National Living Wage: Employers respond by raising prices or reducing profits instead of cutting jobs, report says
The NLW, which was implemented on 1 April requires businesses to pay a minimum hourly wage of £7.20 to all employees aged 25 and aboveReuters

Employers in the country have responded to the National Living Wage (NLW), either by increasing their prices or scaling down their profits, instead of cutting jobs, according to Resolution Foundation, an independent British think tank.

The foundation's report, which was published on Monday (11 July) is based on a survey of 500 business organisations, carried out by Ipsos MORI, a UK market research organisation. It shows how they responded to NLW, implemented on 1 April which requires businesses to pay a minimum hourly wage of £7.20 (€8.44, $9.33) to all employees aged 25 and above.

According to the survey, which was carried out between the 6th and 16th of June, 36% of the respondents said they had responded to the NLW by increasing prices, while 29% said they had lowered their profits. These two have been found to be the most popular short-term measures taken by businesses. The report says: "While this 'suck it and see' approach is understandable in the short-term, many firms will need to adjust their action in the medium-to-long term."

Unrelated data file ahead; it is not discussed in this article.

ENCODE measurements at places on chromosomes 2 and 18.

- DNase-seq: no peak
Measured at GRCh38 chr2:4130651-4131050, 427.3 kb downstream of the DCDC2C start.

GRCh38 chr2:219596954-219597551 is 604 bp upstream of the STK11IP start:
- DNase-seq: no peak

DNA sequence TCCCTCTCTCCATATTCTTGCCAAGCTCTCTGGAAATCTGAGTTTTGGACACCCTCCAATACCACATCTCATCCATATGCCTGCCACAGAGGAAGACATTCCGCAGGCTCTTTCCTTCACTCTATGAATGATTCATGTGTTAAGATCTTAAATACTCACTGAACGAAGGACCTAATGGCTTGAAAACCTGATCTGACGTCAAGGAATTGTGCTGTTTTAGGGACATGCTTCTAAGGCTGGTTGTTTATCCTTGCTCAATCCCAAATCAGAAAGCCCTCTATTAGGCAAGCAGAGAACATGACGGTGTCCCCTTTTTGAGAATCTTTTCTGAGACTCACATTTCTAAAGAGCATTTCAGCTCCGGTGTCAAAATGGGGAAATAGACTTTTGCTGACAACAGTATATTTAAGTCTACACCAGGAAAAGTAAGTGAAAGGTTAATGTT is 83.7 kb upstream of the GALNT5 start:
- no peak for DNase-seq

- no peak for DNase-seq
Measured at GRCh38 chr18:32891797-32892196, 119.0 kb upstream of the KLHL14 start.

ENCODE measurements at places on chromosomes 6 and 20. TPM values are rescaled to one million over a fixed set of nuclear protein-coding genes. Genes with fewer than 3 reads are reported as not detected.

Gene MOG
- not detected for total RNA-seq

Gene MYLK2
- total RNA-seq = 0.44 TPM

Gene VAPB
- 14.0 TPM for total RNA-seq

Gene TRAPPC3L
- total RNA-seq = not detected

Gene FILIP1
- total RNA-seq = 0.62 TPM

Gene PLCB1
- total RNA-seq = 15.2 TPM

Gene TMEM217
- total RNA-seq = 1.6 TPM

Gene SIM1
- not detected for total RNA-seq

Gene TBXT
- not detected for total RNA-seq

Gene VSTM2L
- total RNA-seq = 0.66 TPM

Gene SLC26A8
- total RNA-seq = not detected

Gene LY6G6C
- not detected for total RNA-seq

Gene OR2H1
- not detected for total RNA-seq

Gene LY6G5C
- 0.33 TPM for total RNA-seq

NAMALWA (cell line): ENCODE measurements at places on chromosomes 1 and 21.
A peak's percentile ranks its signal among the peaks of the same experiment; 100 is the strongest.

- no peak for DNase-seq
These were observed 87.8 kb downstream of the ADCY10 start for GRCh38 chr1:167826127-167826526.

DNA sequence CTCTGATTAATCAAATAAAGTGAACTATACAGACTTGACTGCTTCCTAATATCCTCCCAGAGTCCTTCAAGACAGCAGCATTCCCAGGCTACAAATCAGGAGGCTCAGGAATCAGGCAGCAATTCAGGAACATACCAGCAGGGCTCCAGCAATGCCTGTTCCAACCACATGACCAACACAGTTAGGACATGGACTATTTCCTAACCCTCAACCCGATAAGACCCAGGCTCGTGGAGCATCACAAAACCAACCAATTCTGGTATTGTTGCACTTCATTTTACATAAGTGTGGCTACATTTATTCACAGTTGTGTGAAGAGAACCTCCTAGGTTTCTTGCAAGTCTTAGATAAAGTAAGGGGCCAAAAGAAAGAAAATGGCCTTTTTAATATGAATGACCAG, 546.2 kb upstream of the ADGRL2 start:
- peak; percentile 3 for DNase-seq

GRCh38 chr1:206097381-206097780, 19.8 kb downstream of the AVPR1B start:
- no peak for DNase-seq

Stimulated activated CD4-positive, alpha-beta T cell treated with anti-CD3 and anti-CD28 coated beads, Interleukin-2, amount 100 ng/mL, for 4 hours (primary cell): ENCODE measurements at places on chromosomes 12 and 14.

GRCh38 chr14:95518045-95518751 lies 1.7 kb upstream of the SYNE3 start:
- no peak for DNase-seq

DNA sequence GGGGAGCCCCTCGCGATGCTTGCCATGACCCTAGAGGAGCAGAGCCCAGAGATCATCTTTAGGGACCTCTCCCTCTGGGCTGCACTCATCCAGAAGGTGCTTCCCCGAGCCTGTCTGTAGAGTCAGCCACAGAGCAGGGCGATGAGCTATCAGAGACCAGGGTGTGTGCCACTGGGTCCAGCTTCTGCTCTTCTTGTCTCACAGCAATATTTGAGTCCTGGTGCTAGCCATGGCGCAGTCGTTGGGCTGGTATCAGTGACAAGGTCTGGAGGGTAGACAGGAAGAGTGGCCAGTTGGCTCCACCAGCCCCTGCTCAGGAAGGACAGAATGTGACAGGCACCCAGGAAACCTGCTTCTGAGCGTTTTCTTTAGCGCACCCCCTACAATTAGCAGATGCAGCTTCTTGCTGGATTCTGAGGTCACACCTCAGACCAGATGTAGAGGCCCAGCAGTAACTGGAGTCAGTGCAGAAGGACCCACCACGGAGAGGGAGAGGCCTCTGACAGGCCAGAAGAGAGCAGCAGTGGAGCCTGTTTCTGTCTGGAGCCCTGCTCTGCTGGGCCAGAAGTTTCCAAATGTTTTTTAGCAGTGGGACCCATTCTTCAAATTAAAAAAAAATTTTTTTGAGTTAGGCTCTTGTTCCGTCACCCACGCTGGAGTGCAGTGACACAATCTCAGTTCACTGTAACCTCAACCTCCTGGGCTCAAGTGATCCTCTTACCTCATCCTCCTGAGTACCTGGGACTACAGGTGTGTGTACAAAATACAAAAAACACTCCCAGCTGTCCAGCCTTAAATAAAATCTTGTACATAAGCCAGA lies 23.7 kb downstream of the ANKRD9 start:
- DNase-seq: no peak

The survey also notes that 15% of the companies have invested more in training while 12% have invested more in technology, since the introduction of NLW. The report adds: "Making these productivity-enhancing approaches a more common response to the NLW will help to maintain the success of the policy in the coming years, and help tackle the UK's wider productivity problems."

Referring to Brexit, the report says the decision would affect the labour market going forward apart from significantly increasing the level of uncertainty about the future earnings outlook for businesses. It further says that the post- Brexit uncertainty "could reduce real-terms value of NLW by up to 40p an hour in 2020".

The think tank notes that the food manufacturing and domestic services businesses would be most affected as they largely depend on migrant labour from the EU.

Conor D'Arcy, Policy Analyst at the Resolution Foundation, said: "Encouragingly, evidence of workers seeing their hours cut or even losing their jobs has so far been relatively limited. The challenge now is for firms to continue to respond positively to the National Living Wage, particularly by raising productivity."